You are viewing bramcohen

Tue, Sep. 8th, 2009, 01:42 pm
Logging decorators in Python

I've been doing a lot of debugging lately, and have been using this bit of code to great effect:

from traceback import extract_stack, format_list
ti = 0.0

class rec:
    def __init__(self):
        self._his = []

    def __setattr__(self, key, value):
        if key != '_his':
            self._his.append((key, value, ti, extract_stack()[:-1]))
        self.__dict__[key] = value

    def dump(self):
        for key, value, t, stack in self._his:
            print '%s = %s' % (key, value)
            print 'time %f' % t
            print ''.join(format_list(stack))
 
To use this, I make a struct-like class subclass rec, call rec's init from its init, and then call dump() when I want to know what's happened to the particular object, and it displays all assignments which have happened to it, and the virtual time when they happened (I'm running a lot of simulations) and where the assignment took place.

Extremely useful, but missing in some key areas:

It should really be a decorator, rather than a base class

If someone retrieves a primitive (list or dict), then it should return a wrapped version of that, so if someone says, for example, myobj.stuff[3] = 4 then the logging should record exactly that. Right now such assignment are simply not logged, which sucks.

The virtual time should be less of a hack than a global. Maybe getting a virtual time by associating off the current thread would work. This is less general-purpose than the other functionality here, but I find it quite useful.

Can anybody please flesh out this functionality, or point me to something which does it already? I'd like for this to be part of my standard debugging toolbox, the first thing I go to when a simulation I'm running hits a complex and hard to track down bug.

Wed, Sep. 9th, 2009 04:05 am (UTC)
duskwuff

Class decorators don't exist in Python <3.0, so if you're using 2.x you'll have to go with something weirder (like a metaclass).

Wed, Sep. 9th, 2009 05:45 am (UTC)
ashamrin

No, class decorators were added in Python 2.6:
http://docs.python.org/whatsnew/2.6.html#pep-3129-class-decorators

And on earlier versions you could always just use: SomeClass = some_decorator(SomeClass)

Wed, Sep. 9th, 2009 06:04 am (UTC)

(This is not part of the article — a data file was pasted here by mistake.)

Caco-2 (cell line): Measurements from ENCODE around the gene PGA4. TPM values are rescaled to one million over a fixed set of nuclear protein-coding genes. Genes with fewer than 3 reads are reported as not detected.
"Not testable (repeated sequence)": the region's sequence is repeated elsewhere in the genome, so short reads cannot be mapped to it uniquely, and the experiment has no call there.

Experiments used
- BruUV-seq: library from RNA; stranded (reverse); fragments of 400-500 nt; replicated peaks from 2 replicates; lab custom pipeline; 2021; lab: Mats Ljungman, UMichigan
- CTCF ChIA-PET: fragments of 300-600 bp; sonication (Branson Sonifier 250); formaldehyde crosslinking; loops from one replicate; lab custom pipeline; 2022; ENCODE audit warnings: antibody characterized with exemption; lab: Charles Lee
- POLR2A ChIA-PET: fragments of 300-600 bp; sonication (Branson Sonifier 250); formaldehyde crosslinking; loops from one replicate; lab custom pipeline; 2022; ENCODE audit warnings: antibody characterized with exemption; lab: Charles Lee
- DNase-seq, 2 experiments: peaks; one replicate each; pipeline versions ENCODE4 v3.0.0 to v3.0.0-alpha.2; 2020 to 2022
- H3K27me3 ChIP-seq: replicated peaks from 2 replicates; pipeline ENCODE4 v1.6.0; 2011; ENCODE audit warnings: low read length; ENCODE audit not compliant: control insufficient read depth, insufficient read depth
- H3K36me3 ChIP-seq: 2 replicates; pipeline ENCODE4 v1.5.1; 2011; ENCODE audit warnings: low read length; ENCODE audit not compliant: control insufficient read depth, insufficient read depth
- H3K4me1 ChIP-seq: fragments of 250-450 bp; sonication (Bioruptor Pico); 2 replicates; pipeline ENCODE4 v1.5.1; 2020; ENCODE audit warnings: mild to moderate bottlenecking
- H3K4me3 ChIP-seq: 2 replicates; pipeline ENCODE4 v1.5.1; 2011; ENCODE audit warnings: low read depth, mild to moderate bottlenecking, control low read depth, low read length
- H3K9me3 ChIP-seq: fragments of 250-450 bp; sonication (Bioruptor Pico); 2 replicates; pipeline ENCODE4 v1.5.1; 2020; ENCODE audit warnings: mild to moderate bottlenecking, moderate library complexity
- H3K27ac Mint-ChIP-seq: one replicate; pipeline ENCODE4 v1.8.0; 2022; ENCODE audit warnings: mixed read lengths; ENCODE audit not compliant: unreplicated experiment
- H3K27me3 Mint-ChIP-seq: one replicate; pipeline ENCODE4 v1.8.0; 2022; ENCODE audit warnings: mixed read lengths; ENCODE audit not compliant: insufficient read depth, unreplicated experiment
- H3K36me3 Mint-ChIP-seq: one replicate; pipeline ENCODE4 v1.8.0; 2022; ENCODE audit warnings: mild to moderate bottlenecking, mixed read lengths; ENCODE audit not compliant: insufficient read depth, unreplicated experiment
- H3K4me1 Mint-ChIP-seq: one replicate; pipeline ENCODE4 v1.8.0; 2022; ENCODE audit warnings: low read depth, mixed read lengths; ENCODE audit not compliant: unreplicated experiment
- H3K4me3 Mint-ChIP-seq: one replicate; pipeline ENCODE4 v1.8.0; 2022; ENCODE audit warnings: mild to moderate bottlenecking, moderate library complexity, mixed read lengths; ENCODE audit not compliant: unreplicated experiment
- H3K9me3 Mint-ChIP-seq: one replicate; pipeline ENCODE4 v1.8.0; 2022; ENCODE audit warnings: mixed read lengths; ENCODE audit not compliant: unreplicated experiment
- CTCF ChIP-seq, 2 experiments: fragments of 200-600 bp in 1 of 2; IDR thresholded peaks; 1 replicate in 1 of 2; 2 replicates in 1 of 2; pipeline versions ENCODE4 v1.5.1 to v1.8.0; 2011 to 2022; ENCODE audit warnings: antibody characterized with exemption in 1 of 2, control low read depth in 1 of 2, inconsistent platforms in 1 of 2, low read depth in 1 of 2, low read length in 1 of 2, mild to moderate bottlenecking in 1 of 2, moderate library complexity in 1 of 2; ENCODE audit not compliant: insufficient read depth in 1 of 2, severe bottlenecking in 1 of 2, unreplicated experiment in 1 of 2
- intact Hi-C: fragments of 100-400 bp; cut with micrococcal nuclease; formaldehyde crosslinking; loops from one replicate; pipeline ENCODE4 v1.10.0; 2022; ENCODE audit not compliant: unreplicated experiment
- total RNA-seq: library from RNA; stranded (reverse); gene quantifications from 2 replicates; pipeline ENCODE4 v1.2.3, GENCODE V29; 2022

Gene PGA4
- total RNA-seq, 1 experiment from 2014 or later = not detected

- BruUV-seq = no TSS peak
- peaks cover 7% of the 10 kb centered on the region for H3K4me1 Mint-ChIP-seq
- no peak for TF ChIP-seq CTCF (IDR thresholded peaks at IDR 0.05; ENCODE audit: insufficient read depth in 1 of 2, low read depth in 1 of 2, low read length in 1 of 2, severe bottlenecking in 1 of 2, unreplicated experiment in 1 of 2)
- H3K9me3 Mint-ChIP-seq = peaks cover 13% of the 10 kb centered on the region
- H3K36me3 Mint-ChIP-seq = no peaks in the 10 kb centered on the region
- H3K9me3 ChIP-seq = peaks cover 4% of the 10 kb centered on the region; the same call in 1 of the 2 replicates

duskwuff

Oh, interesting. PEP 3129 said "Python 3.0" so I (foolishly?) assumed it wasn't available on anything earlier.

Wed, Sep. 9th, 2009 06:14 am (UTC)
bramcohen

I just ported to Python 3, which fixes that problem

Mon, Sep. 21st, 2009 10:46 pm (UTC)
elitak: Would be easy if primitive methods could be hooked...

I spent a good deal of time looking into this, because it interested me and I thought I had an easy and clean solution using AOP. Well, it turned out to be neither clean nor easy, but I did learn from it at least.

The principle difficulty I had lied in the way python's primitive types (object, list, dict, etc.) are represented in the interpreter. My plan was to encapsulate the logging behavior you were after in an aspect that would wrap the setattr and gettattr methods of a class passed to a class decorator.

Unfortunately, it isn't possible to assign a new function to object.__setattr__ since it's really just a wrapper for a C function and is read-only. That's fine when you have a class derived from object, because that class has it's own table of methods that are writable. You run into problems, however, as soon as you want to hook these methods in a list or dict type, which are normally never subclassed. That means, as you said, you'd need to wrap those objects in containers derived from their own types. This is way too messy IMO. If there were a way to wrap the readonly attributes of primitives, the solution would be under 50 lines long. Do you know of any? I'm thinking it might be possible if you write a hacky C-extension module that would redirect the calls outside of the interpreter or maybe just make the attributes writable.

Mon, Sep. 21st, 2009 11:02 pm (UTC)
bramcohen: Re: Would be easy if primitive methods could be hooked...

I've got something working fairly well now. I did it by wrapping everything, rather than trying to modify extant objects. The main subtlety has to do with method invocations. What I wound up doing there is having methods which get returned from __getattr__ get replaced with new functions which call the function which the method is a wrapper of, and pass the wrapper in as the self. I'm gonna make it all public at some point, along with a bunch of other stuff, but other priorities have bubbled up at the moment.

Tue, Sep. 22nd, 2009 01:01 am (UTC)
elitak: Re: Would be easy if primitive methods could be hooked...

What you're describing there with instance methods is exactly what Aspect Oriented Programming and the aspects lib at http://www.cs.tut.fi/~ask/aspects/index.shtml are designed to deal with. You should definitely have a look at it. It handles the creation of that "middleman" function you mention and allows you to write the wrappers as coroutines, which gives you a lot more control over the execution of the underlying method. I've been using the library a lot since I discovered it. I don't know how familiar you are with AOP, but I think the paradigm lends itself very well to python.